Upcoming banquets in SOUTH CAROLINA:

Black Creek Chapter, SC - 07/25/2014
Hartsville, SC 29550

Low Country Longbeards, SC - 07/31/2014
Mt Pleasant, SC 29464

Lake Murray Gobblers-Caring & Sharing,SC - 08/01/2014
Newberry, SC 29108

Spartanburg Spurs, SC - 08/07/2014
Spartanburg, SC 29303

Mountain Lakes Chapter - 08/09/2014
Pickens, SC 29671

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Sappy Traditions


Before heading to the turkey woods, old-timers used to perform a ritual that is lost today. They would sit on their front porches and rosin up their calls.

In order for a friction call, such as a box call, push-button call and scratch box, to work, it needs some sort of treatment to cause friction between the pieces that are rubbed against each other. This resistance causes the wood to vibrate and make turkey sounds.

Today, we use a special, oil-free chalk to create the friction on modern turkey calls, but back in the early days of turkey calling, hunters brewed their own rosin.

An easy way to add a personal touch to your turkey calling, without making the calls yourself, is dusting them with homemade rosin and reliving an almost forgotten turkey hunting tradition.

Harvesting sap

The first step in making your own rosin is to find a pine tree that has a wound. Woodpeckers and porcupines, in their search for food, makes holes in the pine bark. Other wounds come from limbs snapping in high winds or from lightning. Sap oozes from these wounds to protect the tree from insects and diseases. Look for wounds that have some age. Wounds that are several weeks old are best, because the sap has hardened and is easier to pull from the bark. Find a tree with an existing wound, don't scar a tree intentionally. Collect an inch or two of the dried sap in the bottom of a tin soup or coffee can.

A melting pot

Put the can of sap on a heating surface, such as a small fire or propane camp stove. The process is kind of messy, so you may not want to do this in your clean kitchen. Using a bark-free stick, stir the sap slowly as it melts. Once all of the pieces have turned into an amber-colored liquid, reduce the heat. Careful not to let the sap get too hot, it can burst into flames.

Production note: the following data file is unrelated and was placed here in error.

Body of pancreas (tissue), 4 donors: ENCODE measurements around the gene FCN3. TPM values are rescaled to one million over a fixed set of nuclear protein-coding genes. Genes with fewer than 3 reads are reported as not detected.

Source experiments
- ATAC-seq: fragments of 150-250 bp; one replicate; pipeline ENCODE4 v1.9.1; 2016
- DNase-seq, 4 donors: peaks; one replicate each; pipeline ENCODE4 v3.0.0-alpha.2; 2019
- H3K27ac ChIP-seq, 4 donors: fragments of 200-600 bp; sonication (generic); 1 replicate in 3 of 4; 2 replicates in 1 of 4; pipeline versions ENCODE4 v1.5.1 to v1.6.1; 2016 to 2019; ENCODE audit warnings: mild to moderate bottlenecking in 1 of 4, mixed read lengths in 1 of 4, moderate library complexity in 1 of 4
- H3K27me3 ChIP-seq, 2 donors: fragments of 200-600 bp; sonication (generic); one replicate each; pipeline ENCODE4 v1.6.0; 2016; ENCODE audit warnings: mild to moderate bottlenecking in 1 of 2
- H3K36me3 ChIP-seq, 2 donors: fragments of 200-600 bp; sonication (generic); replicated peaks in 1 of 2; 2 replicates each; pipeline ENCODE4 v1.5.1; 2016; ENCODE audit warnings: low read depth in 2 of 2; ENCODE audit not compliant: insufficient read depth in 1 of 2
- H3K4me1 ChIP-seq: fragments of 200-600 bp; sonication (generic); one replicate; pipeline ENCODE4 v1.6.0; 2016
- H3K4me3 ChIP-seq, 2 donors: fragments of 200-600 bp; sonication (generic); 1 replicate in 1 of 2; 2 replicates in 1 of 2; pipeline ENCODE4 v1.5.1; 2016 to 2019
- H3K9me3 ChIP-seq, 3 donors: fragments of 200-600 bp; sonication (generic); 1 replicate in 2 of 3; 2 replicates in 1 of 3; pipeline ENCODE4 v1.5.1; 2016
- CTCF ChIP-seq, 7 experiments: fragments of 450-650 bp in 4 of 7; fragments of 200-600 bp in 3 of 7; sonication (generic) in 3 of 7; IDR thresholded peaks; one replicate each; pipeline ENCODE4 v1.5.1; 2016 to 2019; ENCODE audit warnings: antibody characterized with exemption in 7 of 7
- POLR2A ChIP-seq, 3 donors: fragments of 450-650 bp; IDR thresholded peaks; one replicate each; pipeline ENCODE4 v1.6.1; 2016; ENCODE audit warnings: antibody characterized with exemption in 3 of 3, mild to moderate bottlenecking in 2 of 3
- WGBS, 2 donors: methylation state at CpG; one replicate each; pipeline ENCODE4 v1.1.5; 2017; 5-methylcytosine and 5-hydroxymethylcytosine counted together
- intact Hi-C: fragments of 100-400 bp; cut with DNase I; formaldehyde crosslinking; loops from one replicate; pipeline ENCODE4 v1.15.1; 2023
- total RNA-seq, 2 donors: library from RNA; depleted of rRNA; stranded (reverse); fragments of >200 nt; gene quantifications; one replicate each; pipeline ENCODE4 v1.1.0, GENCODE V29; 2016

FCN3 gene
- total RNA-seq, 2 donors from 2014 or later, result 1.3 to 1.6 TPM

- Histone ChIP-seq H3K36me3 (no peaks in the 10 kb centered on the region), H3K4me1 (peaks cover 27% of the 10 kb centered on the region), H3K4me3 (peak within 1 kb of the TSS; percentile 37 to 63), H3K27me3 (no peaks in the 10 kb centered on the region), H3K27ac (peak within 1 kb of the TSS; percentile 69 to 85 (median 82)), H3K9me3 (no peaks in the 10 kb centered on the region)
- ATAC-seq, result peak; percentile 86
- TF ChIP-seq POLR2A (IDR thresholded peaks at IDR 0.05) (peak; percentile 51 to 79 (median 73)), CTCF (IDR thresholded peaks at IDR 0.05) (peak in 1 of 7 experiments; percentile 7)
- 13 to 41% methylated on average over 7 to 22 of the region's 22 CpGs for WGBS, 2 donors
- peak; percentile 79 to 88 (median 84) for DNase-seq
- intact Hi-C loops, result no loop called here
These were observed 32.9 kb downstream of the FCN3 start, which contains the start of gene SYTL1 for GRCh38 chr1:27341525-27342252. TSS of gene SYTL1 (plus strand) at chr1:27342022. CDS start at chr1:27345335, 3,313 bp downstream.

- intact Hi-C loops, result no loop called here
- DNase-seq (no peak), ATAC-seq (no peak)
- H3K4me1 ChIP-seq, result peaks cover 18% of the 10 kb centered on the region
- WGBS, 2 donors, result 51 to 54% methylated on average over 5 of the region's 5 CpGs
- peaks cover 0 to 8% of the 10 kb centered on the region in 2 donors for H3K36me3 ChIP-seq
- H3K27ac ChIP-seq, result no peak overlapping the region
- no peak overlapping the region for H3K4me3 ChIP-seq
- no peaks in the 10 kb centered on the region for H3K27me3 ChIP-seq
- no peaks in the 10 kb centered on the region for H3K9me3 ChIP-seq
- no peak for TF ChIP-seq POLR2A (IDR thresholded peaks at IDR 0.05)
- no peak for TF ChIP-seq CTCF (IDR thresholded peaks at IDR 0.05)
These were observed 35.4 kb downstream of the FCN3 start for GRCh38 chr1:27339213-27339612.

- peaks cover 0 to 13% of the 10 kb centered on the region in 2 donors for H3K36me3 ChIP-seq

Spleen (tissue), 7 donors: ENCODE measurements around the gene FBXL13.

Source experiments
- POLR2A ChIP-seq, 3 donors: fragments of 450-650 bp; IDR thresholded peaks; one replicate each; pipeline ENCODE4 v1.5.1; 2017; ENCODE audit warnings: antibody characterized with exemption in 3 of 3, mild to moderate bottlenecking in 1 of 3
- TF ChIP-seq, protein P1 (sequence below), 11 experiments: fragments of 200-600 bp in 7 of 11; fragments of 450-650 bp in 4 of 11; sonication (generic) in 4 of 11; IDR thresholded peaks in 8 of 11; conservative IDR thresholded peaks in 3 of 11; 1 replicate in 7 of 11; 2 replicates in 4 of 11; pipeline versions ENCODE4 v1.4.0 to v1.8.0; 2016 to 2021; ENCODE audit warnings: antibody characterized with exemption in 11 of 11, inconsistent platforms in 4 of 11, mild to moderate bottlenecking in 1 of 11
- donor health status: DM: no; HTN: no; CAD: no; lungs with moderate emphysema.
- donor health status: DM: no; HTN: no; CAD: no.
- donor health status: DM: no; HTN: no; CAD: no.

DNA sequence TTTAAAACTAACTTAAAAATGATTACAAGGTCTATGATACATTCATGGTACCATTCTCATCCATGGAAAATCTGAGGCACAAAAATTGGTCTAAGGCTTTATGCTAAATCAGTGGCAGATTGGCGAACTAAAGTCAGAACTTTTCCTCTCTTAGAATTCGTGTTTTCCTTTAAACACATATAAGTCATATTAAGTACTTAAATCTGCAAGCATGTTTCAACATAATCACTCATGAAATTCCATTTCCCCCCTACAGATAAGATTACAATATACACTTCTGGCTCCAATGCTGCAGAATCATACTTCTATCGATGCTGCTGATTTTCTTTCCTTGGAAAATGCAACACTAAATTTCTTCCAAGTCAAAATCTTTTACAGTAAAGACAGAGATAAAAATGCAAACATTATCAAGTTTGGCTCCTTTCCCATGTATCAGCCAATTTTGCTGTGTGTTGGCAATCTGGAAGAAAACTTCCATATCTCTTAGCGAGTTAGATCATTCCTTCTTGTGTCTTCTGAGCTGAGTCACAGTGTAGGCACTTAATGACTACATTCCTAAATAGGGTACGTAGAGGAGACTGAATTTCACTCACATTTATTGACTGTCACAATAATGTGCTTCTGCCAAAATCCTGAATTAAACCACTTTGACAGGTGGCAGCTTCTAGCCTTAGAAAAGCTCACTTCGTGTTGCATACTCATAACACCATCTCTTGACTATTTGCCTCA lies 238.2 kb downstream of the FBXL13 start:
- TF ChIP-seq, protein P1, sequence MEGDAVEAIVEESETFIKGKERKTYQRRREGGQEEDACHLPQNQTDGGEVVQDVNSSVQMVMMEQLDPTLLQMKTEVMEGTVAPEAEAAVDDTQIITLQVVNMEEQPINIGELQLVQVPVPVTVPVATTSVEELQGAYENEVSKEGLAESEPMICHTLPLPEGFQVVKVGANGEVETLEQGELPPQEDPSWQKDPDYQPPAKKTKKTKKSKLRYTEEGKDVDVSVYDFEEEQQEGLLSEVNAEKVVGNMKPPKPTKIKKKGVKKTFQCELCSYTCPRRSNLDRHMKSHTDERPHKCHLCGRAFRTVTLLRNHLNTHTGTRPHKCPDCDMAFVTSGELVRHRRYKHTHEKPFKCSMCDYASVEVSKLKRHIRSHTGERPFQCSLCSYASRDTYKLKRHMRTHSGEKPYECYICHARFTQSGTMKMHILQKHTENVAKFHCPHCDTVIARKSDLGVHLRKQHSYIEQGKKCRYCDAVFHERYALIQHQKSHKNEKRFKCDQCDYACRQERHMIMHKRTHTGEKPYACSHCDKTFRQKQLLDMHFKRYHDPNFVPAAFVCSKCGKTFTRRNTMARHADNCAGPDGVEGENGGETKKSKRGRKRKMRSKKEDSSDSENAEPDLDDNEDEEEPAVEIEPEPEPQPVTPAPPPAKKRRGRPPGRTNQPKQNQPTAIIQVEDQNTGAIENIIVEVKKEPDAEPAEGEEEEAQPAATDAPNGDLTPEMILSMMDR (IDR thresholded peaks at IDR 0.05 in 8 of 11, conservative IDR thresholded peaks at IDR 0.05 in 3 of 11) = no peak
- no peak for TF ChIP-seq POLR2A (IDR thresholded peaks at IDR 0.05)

Winning form

Using a sheet of aluminum foil, make a flat-bottomed boat that is about two inches wide and three inches long with sides that are about one inch high. Lay a small piece of window or door screen on top of the boat and pour your concoction through the screen into the mold. This filters out the big pieces of bark, bugs and other debris. Use a pair of pliers to handle the hot can.

Waiting game

Let the rosin cool between 10 to 30 minutes. Tap the top of the rosin with your fingernail. If it makes a plastic sound, it is ready. Carefully unfold the boat from around the rosin. A matchbox is a perfect storage container for your homemade rosin.

Rosin up your box

To apply your rosin to a box call or a push-button yelper, turn the call upside down where the bottom of the lid is showing. Break off a tiny chip of rosin (about 1/8 inch) and work it into the wood with your finger, rubbing in one direction with the grain of the wood. A small chip of rosin goes a long way, so use it sparingly. Once you have the entire playing surface dusted, a small puff of air will blow off the excess and you are ready to call in a gobbler. The result of homemade rosin, as compared to commercially available chalk, is that it makes the call more raspy, which is often desired by many hunters.

Homemade rosin will last a long time, and one treatment should last an entire hunting season. If you happen to play the fiddle, your homemade rosin will work great on your bow, too.

-Matt Lindler

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